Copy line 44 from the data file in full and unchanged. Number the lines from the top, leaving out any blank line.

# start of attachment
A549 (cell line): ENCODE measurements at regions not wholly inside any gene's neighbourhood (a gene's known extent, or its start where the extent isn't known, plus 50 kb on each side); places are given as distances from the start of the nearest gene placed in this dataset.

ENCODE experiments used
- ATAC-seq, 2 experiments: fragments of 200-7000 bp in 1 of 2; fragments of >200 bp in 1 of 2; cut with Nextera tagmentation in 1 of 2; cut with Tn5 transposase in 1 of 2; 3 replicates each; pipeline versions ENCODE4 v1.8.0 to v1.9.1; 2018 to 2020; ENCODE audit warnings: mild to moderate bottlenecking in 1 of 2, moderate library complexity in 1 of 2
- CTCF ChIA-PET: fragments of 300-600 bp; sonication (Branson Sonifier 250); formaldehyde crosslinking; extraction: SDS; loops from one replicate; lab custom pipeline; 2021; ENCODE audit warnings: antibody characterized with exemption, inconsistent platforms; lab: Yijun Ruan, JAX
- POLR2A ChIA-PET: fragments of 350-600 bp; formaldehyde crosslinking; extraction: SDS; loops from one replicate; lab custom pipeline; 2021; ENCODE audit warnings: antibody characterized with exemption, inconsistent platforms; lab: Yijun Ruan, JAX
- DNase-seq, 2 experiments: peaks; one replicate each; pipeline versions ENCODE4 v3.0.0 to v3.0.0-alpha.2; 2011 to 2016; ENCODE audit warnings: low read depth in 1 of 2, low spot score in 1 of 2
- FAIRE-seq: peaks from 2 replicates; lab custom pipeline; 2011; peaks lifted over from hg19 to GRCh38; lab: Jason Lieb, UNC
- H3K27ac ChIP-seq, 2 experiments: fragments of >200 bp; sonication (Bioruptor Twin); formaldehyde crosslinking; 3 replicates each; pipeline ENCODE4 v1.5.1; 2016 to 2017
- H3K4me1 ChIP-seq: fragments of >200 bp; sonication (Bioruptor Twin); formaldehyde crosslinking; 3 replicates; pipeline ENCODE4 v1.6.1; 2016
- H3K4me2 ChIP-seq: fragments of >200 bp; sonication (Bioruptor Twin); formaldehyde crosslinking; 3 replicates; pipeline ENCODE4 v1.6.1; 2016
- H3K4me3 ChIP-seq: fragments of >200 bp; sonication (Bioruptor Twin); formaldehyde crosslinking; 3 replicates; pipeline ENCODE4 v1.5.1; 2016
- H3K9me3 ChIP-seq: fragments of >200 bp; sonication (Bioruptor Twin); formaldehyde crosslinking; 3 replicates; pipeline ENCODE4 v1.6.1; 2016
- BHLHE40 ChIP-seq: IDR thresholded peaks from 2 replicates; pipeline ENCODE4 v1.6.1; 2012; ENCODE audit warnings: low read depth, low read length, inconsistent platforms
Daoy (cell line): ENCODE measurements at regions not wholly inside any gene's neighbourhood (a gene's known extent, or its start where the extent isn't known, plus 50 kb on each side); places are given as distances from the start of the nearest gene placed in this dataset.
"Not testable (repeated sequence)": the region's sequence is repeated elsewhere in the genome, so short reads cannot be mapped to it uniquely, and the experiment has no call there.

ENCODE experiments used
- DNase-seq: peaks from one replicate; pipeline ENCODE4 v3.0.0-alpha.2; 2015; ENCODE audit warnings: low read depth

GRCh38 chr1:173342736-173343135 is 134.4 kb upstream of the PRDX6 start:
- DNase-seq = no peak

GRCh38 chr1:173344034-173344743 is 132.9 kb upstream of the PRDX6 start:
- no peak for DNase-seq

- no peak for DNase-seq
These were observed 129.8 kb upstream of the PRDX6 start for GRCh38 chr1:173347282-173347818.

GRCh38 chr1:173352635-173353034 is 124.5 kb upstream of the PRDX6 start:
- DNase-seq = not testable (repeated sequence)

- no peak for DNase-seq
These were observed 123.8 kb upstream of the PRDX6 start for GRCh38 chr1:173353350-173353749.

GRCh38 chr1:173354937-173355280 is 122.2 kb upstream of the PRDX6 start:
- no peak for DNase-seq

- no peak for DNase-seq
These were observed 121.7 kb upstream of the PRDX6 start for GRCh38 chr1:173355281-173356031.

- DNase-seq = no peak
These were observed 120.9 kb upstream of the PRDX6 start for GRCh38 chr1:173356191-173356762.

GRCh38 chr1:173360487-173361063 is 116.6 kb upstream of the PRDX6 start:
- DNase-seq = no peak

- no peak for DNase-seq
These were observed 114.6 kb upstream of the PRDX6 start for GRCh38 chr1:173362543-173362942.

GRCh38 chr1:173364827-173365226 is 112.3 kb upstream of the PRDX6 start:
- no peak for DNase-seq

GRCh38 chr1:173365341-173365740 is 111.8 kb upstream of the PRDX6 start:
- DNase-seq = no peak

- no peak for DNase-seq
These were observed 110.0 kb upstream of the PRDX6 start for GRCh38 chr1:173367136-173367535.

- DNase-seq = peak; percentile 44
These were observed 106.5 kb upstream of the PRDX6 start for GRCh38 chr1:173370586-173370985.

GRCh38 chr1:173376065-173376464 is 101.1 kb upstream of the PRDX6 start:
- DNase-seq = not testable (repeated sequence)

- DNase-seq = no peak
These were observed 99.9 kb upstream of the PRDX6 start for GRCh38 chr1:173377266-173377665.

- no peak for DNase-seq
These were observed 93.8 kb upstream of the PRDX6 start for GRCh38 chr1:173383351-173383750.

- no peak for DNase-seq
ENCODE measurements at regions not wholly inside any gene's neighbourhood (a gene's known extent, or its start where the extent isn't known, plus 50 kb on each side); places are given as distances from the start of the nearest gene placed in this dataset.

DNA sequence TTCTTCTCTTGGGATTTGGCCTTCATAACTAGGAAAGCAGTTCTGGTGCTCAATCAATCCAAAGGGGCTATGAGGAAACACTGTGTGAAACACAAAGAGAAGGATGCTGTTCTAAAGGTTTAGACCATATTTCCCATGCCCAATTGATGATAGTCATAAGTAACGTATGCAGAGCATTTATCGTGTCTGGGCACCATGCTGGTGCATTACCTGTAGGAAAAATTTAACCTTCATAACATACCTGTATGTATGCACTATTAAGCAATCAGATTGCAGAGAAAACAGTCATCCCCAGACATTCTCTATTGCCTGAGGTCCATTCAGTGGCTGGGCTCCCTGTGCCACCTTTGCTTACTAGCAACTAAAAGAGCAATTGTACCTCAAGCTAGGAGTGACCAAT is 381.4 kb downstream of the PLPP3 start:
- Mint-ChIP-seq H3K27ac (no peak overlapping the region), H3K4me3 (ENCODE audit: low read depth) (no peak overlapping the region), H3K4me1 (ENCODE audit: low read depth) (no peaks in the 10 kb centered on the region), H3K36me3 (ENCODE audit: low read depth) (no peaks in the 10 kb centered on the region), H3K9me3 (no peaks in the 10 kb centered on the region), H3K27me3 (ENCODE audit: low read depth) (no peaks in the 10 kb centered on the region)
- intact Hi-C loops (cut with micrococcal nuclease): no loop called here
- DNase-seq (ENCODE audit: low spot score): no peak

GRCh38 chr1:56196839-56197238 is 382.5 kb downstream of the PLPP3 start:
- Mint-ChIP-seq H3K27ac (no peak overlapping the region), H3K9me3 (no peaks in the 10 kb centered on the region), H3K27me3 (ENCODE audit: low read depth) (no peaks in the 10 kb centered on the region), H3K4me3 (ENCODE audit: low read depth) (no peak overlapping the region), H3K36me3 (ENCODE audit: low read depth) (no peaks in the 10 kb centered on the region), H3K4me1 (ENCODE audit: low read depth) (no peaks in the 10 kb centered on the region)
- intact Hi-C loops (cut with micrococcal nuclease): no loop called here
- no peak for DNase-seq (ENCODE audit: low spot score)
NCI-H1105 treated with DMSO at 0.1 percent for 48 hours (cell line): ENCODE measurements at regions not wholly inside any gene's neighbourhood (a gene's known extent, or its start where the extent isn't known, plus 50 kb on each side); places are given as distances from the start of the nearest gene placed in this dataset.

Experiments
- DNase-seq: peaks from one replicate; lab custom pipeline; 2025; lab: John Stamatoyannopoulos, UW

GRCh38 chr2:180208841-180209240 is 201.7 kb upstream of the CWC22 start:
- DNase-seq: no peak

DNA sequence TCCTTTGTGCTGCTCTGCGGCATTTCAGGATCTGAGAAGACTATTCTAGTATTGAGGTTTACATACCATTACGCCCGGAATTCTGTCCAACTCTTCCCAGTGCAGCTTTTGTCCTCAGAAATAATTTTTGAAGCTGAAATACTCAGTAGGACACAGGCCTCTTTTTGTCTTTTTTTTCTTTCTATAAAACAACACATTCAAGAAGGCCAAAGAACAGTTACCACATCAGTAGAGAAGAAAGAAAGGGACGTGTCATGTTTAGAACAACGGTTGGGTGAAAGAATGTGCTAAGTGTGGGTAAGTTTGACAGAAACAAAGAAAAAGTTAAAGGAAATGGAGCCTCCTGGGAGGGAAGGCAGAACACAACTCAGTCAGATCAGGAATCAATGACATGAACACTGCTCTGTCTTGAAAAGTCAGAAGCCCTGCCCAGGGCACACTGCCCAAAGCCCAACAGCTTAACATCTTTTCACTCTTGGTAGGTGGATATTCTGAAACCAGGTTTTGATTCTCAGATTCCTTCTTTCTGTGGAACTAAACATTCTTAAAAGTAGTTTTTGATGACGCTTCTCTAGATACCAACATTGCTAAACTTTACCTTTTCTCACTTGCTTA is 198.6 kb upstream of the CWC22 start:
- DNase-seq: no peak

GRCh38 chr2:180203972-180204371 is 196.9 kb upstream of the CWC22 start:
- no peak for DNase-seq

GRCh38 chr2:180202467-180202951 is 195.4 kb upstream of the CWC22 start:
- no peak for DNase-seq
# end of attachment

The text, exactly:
- DNase-seq = peak; percentile 44